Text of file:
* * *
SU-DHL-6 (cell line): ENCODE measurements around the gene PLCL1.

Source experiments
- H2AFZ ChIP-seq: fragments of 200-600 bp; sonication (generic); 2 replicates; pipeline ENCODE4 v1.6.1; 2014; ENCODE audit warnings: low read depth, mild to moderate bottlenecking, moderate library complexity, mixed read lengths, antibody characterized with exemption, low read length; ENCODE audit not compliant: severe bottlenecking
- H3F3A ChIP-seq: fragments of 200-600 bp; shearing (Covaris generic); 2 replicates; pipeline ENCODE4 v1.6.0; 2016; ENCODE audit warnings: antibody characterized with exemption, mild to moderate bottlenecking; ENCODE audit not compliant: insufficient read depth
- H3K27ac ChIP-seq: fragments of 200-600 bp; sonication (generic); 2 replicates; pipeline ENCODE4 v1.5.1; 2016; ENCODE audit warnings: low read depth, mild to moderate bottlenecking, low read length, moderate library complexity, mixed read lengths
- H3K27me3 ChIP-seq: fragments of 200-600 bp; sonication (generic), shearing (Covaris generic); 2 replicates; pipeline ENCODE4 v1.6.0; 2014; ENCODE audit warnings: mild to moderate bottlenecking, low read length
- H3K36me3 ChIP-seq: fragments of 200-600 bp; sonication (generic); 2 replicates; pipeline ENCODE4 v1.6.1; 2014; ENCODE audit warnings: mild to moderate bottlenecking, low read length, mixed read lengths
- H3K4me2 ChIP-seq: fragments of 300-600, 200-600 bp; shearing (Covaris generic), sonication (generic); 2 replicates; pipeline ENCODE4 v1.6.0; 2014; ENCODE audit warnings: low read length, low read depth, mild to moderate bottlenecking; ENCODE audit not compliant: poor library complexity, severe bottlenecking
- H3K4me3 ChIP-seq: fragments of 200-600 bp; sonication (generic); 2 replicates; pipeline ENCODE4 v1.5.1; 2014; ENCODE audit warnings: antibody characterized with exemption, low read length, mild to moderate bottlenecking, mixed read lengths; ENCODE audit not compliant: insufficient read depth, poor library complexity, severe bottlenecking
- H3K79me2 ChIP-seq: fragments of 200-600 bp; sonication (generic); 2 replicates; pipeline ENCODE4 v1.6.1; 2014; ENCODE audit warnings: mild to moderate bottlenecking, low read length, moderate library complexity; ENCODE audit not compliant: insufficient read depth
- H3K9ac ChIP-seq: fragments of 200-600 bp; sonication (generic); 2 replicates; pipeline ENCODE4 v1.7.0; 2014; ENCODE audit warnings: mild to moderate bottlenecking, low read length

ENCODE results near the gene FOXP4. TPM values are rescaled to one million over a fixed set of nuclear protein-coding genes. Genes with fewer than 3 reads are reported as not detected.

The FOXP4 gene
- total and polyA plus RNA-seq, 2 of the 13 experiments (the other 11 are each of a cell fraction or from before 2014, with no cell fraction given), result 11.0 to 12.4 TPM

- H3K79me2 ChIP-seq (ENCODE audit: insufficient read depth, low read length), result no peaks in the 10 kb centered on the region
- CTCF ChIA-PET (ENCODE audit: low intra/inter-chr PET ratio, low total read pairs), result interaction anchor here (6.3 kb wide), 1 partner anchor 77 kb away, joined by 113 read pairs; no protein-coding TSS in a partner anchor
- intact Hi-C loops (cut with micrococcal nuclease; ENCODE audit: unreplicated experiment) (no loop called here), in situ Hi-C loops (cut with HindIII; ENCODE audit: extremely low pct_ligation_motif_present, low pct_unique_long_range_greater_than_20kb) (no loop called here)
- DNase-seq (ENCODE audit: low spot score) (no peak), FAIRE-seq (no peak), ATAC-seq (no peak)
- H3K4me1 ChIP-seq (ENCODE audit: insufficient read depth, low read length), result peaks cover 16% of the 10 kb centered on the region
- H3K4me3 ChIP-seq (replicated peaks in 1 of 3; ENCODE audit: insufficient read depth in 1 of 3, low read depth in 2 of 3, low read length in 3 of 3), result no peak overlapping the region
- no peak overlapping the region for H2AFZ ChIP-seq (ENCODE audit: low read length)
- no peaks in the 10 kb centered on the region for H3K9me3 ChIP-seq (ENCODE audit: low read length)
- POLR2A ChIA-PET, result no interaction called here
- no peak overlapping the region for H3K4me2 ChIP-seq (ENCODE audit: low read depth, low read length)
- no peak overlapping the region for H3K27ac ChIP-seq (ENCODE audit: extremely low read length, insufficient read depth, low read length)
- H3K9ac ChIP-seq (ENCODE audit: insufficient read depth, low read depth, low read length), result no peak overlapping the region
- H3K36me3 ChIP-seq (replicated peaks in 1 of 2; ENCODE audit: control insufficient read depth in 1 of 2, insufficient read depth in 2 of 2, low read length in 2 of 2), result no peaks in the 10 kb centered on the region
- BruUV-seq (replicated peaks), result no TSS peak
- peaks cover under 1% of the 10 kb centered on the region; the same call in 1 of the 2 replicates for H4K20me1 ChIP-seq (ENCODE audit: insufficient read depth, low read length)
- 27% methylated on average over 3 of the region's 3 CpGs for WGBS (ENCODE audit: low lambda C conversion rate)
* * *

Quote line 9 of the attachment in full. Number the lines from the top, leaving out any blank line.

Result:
- H3K4me3 ChIP-seq: fragments of 200-600 bp; sonication (generic); 2 replicates; pipeline ENCODE4 v1.5.1; 2014; ENCODE audit warnings: antibody characterized with exemption, low read length, mild to moderate bottlenecking, mixed read lengths; ENCODE audit not compliant: insufficient read depth, poor library complexity, severe bottlenecking